A quarter-century ago, the USS Samuel B. Roberts (FFG-58)—keel broken, hull pierced, stacks on fire—nearly went to the bottom of the Persian Gulf. Yet even after that lapsed time, the naval mine remains the undisputed champion among weapons that have damaged or sunk U.S. warships since World War II. The ship’s first chief engineer was Lieutenant Gordan Van Hook, a third-generation naval officer who was somewhat junior for such a position on a guided-missile frigate. Nonetheless, he helped forge a crew that won the squadron Battle E on her maiden deployment, and when the Roberts struck an Iranian mine on 14 April 1988, he helped bring the ship through mortal peril. He received the Bronze Star with Combat V and went on to command a destroyer and a destroyer squadron. In 2008, he retired as a captain with 29 years of service and now serves on the U.S. Naval Institute Board of Directors. Van Hook spoke with Bradley Peniston in 2004 for Peniston’s book, No Higher Honor: Saving the USS Samuel B. Roberts in the Persian Gulf, newly out in paperback from the Naval Institute Press. Much of Van Hook’s account appears here for the first time.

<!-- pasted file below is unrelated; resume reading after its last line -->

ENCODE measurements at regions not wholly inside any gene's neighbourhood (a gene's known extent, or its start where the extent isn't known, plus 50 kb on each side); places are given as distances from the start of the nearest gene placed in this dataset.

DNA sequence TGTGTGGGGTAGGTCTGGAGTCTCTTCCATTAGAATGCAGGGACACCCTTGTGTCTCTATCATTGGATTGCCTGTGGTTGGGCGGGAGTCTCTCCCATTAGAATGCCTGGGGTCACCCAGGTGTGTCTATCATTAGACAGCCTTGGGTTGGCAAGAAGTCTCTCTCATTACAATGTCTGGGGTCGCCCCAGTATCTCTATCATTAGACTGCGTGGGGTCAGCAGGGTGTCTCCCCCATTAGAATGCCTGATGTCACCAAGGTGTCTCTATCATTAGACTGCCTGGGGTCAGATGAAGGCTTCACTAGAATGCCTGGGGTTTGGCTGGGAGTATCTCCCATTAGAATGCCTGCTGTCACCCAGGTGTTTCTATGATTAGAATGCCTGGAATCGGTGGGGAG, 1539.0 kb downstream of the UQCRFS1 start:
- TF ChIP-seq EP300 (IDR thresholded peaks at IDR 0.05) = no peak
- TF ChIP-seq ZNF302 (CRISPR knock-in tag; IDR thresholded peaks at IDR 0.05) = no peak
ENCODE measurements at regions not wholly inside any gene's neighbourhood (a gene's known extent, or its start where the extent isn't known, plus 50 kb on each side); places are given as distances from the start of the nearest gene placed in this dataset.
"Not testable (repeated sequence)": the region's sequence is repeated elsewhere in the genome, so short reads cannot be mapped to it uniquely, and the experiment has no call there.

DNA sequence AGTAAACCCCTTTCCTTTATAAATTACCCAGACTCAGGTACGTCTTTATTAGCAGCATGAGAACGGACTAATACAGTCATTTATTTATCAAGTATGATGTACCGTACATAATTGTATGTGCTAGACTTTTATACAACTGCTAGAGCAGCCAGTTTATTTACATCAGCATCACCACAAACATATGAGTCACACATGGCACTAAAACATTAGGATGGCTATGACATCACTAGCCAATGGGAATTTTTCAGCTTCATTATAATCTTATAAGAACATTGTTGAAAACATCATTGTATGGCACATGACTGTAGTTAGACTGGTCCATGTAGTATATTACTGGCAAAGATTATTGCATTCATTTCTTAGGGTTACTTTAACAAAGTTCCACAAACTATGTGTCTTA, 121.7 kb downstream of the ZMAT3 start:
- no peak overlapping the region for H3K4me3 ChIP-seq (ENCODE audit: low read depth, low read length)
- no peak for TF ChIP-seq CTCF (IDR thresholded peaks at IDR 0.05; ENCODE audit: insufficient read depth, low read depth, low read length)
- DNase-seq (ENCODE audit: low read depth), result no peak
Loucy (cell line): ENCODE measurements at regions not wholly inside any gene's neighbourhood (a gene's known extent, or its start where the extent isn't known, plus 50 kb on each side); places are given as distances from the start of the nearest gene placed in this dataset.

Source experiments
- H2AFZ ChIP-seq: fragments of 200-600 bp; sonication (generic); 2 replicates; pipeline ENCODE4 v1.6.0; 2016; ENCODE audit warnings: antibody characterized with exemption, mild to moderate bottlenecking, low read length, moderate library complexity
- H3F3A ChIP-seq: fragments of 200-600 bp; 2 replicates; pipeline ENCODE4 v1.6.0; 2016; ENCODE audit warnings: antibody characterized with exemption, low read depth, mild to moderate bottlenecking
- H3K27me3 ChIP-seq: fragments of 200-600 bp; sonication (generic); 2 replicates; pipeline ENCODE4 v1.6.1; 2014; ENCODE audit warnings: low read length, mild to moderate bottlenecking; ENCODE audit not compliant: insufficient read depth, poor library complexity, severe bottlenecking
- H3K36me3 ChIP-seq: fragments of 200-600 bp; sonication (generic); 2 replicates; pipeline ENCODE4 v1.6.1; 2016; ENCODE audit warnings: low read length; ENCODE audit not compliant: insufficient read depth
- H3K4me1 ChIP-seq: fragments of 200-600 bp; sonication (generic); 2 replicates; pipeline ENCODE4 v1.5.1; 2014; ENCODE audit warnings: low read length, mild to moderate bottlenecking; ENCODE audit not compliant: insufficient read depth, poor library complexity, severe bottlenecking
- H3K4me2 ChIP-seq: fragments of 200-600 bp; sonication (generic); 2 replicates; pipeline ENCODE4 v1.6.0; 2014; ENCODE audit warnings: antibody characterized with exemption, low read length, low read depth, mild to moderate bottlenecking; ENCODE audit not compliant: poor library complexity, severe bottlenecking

'All Hell Broke Loose'
An Interview with Captain Gordan Van Hook, U.S. Navy (Retired)
Interview with Captain Gordan Van Hook, USN (Ret.)